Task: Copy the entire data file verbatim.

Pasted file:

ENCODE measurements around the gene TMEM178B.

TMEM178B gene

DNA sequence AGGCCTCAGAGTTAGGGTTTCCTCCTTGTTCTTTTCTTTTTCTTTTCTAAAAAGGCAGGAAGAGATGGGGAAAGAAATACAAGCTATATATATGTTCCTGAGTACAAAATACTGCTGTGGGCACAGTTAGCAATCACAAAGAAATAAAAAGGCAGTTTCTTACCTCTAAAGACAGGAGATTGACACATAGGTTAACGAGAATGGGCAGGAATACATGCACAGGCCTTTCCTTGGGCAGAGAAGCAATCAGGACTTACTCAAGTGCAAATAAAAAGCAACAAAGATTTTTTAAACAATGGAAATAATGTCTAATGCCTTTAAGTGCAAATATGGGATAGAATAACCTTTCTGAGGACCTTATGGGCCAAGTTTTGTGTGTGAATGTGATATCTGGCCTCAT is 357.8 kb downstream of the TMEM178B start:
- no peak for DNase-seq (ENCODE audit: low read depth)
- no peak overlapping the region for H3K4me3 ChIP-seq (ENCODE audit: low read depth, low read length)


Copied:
ENCODE measurements around the gene TMEM178B.

TMEM178B gene

DNA sequence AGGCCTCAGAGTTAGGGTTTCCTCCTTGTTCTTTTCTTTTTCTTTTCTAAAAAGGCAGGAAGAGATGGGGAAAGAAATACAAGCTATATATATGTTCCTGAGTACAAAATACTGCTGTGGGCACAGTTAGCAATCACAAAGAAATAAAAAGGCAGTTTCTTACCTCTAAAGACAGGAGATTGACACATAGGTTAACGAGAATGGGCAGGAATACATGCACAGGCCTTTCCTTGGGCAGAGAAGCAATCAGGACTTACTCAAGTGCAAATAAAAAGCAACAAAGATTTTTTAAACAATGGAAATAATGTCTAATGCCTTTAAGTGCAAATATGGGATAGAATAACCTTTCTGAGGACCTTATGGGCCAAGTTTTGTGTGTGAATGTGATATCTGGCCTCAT is 357.8 kb downstream of the TMEM178B start:
- no peak for DNase-seq (ENCODE audit: low read depth)
- no peak overlapping the region for H3K4me3 ChIP-seq (ENCODE audit: low read depth, low read length)